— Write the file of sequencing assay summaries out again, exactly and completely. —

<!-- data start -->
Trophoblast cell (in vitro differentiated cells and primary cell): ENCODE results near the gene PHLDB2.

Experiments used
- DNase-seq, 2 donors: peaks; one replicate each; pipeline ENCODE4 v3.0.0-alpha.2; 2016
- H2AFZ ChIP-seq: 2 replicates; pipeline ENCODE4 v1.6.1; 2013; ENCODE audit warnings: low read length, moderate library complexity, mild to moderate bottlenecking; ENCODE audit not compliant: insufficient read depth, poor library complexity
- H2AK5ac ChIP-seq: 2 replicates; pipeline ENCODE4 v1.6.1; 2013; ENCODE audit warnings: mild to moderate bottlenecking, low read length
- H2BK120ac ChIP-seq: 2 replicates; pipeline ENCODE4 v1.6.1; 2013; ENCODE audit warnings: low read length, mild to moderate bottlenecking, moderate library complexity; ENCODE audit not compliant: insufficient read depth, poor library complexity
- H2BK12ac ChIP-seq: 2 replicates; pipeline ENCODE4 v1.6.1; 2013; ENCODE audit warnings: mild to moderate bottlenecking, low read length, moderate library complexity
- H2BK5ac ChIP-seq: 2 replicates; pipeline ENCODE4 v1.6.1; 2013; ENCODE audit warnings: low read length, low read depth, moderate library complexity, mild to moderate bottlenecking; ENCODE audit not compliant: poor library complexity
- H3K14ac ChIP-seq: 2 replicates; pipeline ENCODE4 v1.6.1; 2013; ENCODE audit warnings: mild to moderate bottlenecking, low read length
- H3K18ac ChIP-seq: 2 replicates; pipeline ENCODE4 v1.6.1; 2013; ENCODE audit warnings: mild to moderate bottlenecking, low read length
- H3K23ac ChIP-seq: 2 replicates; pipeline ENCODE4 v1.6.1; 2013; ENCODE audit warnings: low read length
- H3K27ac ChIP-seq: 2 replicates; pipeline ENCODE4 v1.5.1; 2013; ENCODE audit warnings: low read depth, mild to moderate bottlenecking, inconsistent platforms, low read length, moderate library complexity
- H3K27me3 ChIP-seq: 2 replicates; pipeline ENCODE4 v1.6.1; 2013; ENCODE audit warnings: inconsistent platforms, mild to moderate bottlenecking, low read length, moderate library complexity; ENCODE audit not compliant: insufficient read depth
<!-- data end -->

Trophoblast cell (in vitro differentiated cells and primary cell): ENCODE results near the gene PHLDB2.

Experiments used
- DNase-seq, 2 donors: peaks; one replicate each; pipeline ENCODE4 v3.0.0-alpha.2; 2016
- H2AFZ ChIP-seq: 2 replicates; pipeline ENCODE4 v1.6.1; 2013; ENCODE audit warnings: low read length, moderate library complexity, mild to moderate bottlenecking; ENCODE audit not compliant: insufficient read depth, poor library complexity
- H2AK5ac ChIP-seq: 2 replicates; pipeline ENCODE4 v1.6.1; 2013; ENCODE audit warnings: mild to moderate bottlenecking, low read length
- H2BK120ac ChIP-seq: 2 replicates; pipeline ENCODE4 v1.6.1; 2013; ENCODE audit warnings: low read length, mild to moderate bottlenecking, moderate library complexity; ENCODE audit not compliant: insufficient read depth, poor library complexity
- H2BK12ac ChIP-seq: 2 replicates; pipeline ENCODE4 v1.6.1; 2013; ENCODE audit warnings: mild to moderate bottlenecking, low read length, moderate library complexity
- H2BK5ac ChIP-seq: 2 replicates; pipeline ENCODE4 v1.6.1; 2013; ENCODE audit warnings: low read length, low read depth, moderate library complexity, mild to moderate bottlenecking; ENCODE audit not compliant: poor library complexity
- H3K14ac ChIP-seq: 2 replicates; pipeline ENCODE4 v1.6.1; 2013; ENCODE audit warnings: mild to moderate bottlenecking, low read length
- H3K18ac ChIP-seq: 2 replicates; pipeline ENCODE4 v1.6.1; 2013; ENCODE audit warnings: mild to moderate bottlenecking, low read length
- H3K23ac ChIP-seq: 2 replicates; pipeline ENCODE4 v1.6.1; 2013; ENCODE audit warnings: low read length
- H3K27ac ChIP-seq: 2 replicates; pipeline ENCODE4 v1.5.1; 2013; ENCODE audit warnings: low read depth, mild to moderate bottlenecking, inconsistent platforms, low read length, moderate library complexity
- H3K27me3 ChIP-seq: 2 replicates; pipeline ENCODE4 v1.6.1; 2013; ENCODE audit warnings: inconsistent platforms, mild to moderate bottlenecking, low read length, moderate library complexity; ENCODE audit not compliant: insufficient read depth